The Very Important Reason Malaysians Are Saying #StudentNotSpouse
People are calling for an end to child marriage in the country.
Outrage over the recent marriage of a 41-year-old Malaysian man to an 11-year-old girl has reignited a conversation about child marriage in the country, leading a group of NGOs to launch #PelajarBukanPengantin (#StudentNotSpouse or #SchoolNotSpouse), a social media campaign to end child marriage, last week.
The Malaysian government has said it is “unequivocally” opposed to child marriage and that steps are being taken to raise the minimum marriage age for all to 18, according to Deputy Prime Minister Wan Azizah Wan Ismail. But activists are calling for action and stricter laws.
Every two seconds, a little girl gets married. Child brides are often made to leave school and more likely to experience domestic violence. They are at higher risk of dying from pregnancy and childbirth complications (Global Citizen, 2018) #pelajarbukanpengantin#schoolnotspousepic.twitter.com/cG8TatvWNI— ︶︿︶ (@73173T6U2) July 20, 2018
My brother is 15.— Syuba Malin Thurai 🌺 (@syubamalin) July 21, 2018
Last year he wanted to be a mathematician, now he wants to be a pilot instead.
He loves football, hates veggies.
Given a choice he’d eat McD for the rest of his life.
He is 15.
He is NOT ready for marriage and neither is that child. #PelajarBukanPengantin
Take Action: Tell world leaders to stop child marriage for good
My first marriage proposal is when I was 15, before SPM. As it is traditionally done, through my parents. He was 30. Family friends' son. My parents said no but offered my 21 & above sisters. On condition must be after finish degrees. #pelajarbukanpengantin#schoolnotspouse#t— #EndChildMarriage - Azira (@ladymissazira) July 22, 2018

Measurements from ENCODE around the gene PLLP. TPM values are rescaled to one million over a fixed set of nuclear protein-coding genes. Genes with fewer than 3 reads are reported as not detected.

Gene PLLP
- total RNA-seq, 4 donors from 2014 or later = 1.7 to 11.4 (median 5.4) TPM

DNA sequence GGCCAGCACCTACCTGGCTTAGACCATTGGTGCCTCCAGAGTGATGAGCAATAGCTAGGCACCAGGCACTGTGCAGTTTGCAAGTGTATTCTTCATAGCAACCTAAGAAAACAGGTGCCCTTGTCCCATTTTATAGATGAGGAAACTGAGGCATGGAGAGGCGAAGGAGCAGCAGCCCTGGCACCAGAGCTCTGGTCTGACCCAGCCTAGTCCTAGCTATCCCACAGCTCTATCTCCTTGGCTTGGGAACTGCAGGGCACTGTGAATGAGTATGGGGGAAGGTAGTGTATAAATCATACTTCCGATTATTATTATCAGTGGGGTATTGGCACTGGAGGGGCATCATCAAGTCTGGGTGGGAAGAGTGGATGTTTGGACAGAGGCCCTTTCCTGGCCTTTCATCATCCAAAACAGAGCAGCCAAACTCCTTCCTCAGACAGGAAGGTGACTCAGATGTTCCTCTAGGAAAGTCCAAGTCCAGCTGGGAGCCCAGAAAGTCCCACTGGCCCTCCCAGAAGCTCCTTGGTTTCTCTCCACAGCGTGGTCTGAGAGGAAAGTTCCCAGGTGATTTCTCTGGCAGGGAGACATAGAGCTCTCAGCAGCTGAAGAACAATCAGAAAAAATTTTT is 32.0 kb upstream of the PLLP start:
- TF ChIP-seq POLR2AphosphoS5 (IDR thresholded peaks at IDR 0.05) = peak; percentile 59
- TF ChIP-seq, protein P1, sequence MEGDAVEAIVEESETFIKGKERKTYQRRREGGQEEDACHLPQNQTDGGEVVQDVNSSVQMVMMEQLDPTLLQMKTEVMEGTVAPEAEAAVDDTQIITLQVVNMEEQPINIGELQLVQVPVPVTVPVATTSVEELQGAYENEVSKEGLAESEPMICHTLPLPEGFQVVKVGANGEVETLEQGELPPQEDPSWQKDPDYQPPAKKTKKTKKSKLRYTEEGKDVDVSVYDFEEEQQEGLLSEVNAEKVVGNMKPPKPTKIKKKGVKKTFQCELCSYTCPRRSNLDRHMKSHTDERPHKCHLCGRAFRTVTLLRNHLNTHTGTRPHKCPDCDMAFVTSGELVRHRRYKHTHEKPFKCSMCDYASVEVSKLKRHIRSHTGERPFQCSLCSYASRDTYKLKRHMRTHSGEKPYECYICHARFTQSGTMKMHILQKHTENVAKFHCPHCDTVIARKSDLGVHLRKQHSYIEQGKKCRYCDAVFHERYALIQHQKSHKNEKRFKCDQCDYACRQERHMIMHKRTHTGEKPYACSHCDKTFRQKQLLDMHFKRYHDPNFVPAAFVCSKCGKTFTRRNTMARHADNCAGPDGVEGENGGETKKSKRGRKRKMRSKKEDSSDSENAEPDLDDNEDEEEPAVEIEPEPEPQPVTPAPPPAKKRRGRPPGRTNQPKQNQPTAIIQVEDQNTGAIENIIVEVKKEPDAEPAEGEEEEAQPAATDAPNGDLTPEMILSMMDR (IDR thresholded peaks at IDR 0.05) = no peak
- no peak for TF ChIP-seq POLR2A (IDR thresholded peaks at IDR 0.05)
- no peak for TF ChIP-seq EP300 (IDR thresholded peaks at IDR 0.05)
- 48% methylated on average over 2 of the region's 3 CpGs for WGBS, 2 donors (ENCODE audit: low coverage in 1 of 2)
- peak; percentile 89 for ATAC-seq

“This campaign was started by a group of concerned citizens who want to make child marriages a matter of history in 2018,” lawyer Robyn Choi told The Star on behalf of the campaign. “If there is any time to push for a change, it is now … This is not a problem faced by a particular community. This is a Malaysian problem and we need everyone to get involved.”
The stereotype of the "sweet young bride" is dangerous for girls. Young girls should not be groomed to simply be the pretty wife. We must teach them be strong, independent and that they are beautiful just the way they are.#HaramkanNikahBawahUmur#PelajarBukanPengantin— Majidah Hashim (@majidahhashim) July 22, 2018
I want to see more Muslim men stand against child marriage.— Abby Latif (@abbylatif) July 18, 2018
I want to see more Muslim men agree and fight for all their daughters and other people’s daughters to never be subjected to married life below 18 years old. #HaramkanNikahBawahUmur#PelajarBukanPengantin
No matter if they come from families of middle class or lower class income, whether they are 11 or 15, I’m sorry but child marriage is wrong, and should be made illegal. It is wrong and you know it. Tak perlu jadi liberal pun untuk berfikir sebegini.#PelajarBukanPengantin— Mr. Nice Guy | Haramkan Nikah Bawah Umur (@KaelSansSouci) July 21, 2018
While the minimum age of marriage in Malaysia is 18 under civil law, girls as young as 16 can be married with the permission of the chief minister of their state. However, Malaysia has two legal systems, and under Sharia law, Muslim girls can be married at any age with the approval of a Sharia court.
Malaysia’s child marriage statistics are not widely available, but the country’s family and community development deputy minister reported in 2010 that 16,000 girls under the age of 15 were married.
In countries like Malaysia, where the legal age of marriage is already set at 18, legal loopholes allow children to be married before they are ready. Often this means they lose out on the opportunity to finish their education and pursue their dreams.
Both poverty and lack of education are major drivers of child marriage globally, according to UNICEF, and the harmful practice disproportionately affects girls. More than 650 million girls and women alive today were married as children.